How to Take Kids to a Wedding

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How to Take Kids to a Wedding

 

From the moment they're born, children start to learn the social graces. The smart parent gives them every chance to become more confident in social situations. A wedding offers a great teaching opportunity.

Steps

  1. Explain to your child that you will be going to a wedding and a reception.
  2. Answer your child's questions about what a wedding is and what he can expect to see and experience.
  3. Make sure your child understands that this is a "dress-up" occasion and that he is expected to be on his best behavior.
  4. Review everything your child will be expected to do: sit quietly during the ceremony, sign the guest book, shake hands with lots of people, go through the receiving line before the buffet line, kiss the bride, congratulate the groom and so forth.
  5. Help your child practice shaking hands and introducing himself.
  6. Make sure your child is wearing comfortable clothes, and tell him that he should ask you before he removes his tie at the reception.
  7. Bring quiet snacks like raisins or games that can fit into a pocket for younger children.
  8. Use the nursery, if one is available, for babies and younger children. Both your child and other guests will be appreciative.
  9. Sit where your child can easily see the ceremony.
  10. Leave the ceremony if your child becomes fussy or noisy.
  11. At the reception, help your child remember what you have practiced and be there to help with introductions and manners.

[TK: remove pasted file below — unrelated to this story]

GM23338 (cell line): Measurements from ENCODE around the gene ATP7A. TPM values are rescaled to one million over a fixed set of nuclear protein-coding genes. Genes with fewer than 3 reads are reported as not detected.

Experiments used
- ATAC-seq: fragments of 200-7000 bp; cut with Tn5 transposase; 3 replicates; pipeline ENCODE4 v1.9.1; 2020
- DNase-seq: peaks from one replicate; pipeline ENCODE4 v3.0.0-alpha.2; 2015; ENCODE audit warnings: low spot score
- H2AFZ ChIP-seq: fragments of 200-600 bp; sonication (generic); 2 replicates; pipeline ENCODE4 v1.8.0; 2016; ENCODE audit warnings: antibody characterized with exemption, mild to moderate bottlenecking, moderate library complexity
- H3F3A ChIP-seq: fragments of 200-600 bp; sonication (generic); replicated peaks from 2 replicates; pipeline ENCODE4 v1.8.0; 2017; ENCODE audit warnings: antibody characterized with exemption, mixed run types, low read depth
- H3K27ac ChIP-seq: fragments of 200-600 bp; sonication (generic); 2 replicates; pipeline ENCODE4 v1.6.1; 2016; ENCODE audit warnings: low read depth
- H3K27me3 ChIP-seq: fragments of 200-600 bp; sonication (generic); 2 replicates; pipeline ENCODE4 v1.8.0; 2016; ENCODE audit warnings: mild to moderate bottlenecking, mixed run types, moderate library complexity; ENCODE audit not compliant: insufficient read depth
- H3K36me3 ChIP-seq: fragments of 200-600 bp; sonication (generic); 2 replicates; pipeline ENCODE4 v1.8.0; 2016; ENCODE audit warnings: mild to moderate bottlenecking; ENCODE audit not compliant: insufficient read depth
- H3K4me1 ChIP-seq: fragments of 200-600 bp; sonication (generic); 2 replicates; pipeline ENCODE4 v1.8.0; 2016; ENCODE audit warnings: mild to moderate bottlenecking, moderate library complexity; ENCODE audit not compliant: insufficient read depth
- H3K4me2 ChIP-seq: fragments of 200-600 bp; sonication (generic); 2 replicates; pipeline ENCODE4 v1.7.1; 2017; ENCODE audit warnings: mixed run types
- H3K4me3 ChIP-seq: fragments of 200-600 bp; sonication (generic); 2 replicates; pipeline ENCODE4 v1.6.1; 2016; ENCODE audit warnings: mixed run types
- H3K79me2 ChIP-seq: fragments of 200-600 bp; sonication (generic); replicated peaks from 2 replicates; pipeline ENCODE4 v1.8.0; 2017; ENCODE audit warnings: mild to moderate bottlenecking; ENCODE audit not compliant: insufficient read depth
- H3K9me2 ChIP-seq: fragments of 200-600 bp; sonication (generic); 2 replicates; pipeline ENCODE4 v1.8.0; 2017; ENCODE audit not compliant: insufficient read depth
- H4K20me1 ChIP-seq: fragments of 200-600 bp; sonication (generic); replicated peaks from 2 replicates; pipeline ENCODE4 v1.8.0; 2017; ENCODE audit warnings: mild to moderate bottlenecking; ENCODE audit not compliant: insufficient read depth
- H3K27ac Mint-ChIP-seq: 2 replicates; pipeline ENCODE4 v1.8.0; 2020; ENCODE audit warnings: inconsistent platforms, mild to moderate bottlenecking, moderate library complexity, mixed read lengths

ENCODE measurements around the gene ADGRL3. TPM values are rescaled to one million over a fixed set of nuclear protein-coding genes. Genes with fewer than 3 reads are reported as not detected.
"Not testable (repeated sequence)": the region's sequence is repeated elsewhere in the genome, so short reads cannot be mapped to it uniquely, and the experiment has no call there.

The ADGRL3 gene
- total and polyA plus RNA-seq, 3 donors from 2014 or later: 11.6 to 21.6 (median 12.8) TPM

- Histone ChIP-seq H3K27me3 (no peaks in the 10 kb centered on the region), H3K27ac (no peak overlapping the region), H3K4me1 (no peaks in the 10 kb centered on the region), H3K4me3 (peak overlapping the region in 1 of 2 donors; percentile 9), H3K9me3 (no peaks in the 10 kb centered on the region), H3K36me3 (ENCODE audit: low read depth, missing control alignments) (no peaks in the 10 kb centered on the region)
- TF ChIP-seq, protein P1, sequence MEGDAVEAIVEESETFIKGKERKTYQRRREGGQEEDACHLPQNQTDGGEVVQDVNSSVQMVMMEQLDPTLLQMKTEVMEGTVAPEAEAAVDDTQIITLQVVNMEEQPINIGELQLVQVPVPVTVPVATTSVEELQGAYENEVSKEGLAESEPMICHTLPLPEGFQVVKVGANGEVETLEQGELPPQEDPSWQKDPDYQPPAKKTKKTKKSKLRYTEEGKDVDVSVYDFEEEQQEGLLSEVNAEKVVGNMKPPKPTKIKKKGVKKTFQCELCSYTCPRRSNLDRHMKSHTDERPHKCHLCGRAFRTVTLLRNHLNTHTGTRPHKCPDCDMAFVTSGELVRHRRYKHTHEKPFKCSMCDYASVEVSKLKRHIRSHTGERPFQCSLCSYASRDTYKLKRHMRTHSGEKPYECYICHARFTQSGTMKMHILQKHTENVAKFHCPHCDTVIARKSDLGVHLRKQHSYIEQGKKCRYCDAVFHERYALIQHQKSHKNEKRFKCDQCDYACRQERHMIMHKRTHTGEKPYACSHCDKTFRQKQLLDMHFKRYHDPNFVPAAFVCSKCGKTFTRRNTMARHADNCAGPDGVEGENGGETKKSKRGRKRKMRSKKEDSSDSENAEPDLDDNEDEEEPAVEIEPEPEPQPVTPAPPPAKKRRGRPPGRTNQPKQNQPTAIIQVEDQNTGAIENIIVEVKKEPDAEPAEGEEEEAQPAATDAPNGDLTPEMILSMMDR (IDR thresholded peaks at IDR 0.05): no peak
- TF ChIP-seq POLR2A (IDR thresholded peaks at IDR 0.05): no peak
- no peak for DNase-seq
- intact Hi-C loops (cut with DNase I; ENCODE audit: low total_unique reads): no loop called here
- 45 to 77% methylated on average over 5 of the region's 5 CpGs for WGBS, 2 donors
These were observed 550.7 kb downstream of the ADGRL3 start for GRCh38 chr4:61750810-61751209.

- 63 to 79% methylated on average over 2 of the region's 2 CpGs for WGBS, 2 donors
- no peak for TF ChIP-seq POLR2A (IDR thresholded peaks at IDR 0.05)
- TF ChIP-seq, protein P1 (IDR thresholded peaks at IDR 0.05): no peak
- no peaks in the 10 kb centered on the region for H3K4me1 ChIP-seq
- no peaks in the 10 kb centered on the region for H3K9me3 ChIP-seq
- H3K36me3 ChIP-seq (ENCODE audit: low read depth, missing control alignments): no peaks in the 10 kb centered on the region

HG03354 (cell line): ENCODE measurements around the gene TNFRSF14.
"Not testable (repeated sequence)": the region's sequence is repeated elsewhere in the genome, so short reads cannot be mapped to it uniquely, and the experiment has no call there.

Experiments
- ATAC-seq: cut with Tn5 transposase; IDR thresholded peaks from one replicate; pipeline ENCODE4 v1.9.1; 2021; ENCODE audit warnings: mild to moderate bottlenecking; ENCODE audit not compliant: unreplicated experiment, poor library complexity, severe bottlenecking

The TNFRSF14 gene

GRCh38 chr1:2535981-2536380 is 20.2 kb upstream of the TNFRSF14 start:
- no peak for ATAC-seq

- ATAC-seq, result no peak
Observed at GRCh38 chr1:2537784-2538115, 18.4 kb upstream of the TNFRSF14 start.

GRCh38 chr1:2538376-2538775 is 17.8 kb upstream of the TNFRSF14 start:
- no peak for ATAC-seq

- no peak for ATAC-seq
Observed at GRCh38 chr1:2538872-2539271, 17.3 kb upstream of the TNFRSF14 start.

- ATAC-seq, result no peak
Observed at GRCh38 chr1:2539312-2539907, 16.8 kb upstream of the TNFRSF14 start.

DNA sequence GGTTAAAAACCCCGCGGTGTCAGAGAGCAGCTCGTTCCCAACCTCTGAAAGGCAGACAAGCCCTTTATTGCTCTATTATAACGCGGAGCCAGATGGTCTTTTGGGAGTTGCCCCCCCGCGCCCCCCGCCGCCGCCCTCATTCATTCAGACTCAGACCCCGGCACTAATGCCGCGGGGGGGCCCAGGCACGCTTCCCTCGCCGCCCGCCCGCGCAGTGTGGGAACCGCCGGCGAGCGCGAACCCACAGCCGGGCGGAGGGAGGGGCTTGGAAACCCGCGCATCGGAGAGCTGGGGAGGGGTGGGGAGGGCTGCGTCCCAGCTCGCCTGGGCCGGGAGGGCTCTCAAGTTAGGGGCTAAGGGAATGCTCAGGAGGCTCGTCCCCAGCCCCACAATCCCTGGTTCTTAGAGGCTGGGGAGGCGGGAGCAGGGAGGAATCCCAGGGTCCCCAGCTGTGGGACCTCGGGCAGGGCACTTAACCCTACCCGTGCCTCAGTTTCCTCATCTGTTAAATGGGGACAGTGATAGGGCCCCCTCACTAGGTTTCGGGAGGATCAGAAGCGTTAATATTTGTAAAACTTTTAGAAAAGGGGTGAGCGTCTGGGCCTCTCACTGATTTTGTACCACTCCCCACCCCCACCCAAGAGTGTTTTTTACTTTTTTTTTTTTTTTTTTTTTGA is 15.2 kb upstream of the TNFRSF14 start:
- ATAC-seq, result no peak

12. Allow your child to dance, if he wishes, and fully enjoy the party.
  13. Remember that it's not appropriate for children to participate in catching the bouquet or garter.
  14. Make sure your child doesn't annoy the guests, create a disturbance or become overly tired and cranky. If you see any of this happening, it's time to go home.
  15. Thank your hosts before you leave.

Tips & Warnings

  • If your child's name doesn't appear on the invitation, assume that he is not invited.
  • Make sure your child has practiced saying "Please," "Thank you" and "Excuse me"; knows not to interrupt adults; knows not to push, shove or grab; and knows how to use utensils and a napkin correctly.
  • When you bring a child to a wedding, you may have to miss part of the ceremony or leave the reception early. It's better to leave quickly and unobtrusively than to cause a disturbance and annoy your hosts and fellow guests with an unruly or cranky child.

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